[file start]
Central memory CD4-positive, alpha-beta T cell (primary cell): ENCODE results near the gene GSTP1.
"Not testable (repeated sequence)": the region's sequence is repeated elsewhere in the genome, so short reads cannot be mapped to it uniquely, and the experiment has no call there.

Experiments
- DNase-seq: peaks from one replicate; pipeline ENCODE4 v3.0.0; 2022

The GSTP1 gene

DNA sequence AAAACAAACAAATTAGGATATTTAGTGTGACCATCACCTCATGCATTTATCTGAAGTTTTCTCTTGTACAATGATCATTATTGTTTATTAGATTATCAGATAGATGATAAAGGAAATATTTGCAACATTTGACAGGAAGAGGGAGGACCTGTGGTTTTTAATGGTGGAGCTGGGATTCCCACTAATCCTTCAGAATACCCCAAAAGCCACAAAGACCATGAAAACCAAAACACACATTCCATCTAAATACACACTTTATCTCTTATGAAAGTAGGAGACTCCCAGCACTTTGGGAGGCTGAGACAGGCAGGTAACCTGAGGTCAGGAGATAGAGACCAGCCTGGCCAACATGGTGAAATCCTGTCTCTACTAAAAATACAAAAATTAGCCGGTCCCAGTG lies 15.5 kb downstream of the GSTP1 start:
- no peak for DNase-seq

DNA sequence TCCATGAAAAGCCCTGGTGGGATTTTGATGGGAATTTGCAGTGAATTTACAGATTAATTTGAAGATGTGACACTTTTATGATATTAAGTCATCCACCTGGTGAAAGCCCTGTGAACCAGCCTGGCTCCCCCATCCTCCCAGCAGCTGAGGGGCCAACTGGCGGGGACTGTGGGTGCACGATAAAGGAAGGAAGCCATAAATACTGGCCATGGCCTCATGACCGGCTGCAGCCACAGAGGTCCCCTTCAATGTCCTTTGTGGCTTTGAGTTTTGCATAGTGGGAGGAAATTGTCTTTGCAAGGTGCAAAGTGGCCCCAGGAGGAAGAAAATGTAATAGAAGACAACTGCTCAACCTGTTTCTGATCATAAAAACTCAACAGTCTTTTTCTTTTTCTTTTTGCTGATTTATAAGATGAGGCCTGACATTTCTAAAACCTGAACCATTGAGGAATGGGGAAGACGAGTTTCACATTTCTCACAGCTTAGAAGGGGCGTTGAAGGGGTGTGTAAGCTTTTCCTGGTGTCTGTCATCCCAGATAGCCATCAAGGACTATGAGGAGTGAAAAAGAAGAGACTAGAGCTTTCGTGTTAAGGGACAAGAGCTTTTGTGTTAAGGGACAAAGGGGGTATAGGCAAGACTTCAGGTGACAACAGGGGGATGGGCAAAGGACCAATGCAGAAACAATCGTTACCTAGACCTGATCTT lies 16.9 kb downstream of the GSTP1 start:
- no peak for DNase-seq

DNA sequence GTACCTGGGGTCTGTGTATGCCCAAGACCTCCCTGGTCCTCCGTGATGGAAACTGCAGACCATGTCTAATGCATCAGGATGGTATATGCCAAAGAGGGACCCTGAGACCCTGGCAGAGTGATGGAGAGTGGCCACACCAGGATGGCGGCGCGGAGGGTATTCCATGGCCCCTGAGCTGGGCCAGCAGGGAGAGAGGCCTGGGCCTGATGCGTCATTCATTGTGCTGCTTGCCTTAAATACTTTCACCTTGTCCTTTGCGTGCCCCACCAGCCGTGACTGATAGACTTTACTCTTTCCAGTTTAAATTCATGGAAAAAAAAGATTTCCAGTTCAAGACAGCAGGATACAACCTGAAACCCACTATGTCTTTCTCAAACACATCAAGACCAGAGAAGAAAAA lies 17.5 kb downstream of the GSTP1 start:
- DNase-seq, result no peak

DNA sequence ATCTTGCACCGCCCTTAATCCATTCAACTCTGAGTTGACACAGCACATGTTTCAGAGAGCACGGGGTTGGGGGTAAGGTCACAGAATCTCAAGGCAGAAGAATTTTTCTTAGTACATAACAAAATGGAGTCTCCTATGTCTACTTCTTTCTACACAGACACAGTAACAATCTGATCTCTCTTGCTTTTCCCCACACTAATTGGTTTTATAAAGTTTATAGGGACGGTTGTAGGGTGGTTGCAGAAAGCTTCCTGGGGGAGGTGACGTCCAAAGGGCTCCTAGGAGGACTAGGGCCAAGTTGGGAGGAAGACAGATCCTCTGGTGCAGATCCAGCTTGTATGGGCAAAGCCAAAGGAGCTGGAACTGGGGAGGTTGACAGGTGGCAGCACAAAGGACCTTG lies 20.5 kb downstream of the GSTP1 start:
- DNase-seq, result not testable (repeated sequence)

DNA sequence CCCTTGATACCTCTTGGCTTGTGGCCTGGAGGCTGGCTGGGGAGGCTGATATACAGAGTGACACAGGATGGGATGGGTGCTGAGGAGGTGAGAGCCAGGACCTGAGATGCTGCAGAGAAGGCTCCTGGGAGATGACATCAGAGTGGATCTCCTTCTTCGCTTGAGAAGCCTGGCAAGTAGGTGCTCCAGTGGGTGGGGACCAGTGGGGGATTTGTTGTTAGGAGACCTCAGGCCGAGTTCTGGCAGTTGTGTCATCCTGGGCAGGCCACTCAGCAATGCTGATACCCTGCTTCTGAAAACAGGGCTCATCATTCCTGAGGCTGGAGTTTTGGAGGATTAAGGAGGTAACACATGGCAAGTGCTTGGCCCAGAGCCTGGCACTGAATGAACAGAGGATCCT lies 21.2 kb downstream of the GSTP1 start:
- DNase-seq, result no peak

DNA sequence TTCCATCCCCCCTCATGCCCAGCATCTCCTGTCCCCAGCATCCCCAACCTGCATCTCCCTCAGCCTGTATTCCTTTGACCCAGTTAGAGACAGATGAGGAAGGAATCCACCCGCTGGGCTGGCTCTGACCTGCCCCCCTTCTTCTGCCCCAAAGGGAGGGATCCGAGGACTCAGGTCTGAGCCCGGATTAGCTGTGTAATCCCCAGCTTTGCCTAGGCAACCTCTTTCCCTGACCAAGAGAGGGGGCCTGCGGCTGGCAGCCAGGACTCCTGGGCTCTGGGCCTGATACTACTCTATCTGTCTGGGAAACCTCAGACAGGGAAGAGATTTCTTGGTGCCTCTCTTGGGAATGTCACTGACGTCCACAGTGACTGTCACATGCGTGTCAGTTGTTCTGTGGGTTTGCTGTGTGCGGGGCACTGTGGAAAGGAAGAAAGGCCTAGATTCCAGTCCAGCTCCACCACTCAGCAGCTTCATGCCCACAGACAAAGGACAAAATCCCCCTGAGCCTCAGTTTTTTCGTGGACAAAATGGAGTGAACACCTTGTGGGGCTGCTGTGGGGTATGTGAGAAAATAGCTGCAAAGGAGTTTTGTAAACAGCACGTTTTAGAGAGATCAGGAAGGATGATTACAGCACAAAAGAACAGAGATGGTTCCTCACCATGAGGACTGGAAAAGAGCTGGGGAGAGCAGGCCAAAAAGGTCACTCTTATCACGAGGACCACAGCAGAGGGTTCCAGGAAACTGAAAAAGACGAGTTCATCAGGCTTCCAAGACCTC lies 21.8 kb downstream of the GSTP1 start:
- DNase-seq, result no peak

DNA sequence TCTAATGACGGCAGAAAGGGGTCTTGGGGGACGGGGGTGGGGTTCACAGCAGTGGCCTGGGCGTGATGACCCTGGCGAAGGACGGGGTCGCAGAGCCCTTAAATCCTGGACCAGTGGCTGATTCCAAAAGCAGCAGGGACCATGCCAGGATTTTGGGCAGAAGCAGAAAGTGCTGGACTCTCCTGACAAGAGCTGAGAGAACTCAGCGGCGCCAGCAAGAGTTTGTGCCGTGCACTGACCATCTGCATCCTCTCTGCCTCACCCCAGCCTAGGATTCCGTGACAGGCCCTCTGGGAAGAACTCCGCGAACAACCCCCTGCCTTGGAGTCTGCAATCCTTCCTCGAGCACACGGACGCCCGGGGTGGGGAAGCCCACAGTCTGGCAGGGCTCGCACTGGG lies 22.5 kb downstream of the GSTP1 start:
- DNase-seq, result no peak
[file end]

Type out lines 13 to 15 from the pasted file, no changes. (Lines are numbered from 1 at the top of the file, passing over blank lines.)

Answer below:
- DNase-seq, result not testable (repeated sequence)

DNA sequence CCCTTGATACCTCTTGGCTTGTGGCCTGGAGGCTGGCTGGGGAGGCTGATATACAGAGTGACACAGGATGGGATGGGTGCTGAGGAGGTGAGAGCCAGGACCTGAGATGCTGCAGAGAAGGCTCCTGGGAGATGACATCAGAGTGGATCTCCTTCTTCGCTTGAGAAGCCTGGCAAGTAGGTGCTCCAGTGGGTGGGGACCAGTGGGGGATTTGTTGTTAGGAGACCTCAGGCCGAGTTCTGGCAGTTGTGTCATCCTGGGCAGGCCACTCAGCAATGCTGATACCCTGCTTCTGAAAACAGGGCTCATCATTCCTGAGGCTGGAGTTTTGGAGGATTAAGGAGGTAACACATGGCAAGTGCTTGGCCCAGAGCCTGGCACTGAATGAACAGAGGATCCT lies 21.2 kb downstream of the GSTP1 start:
- DNase-seq, result no peak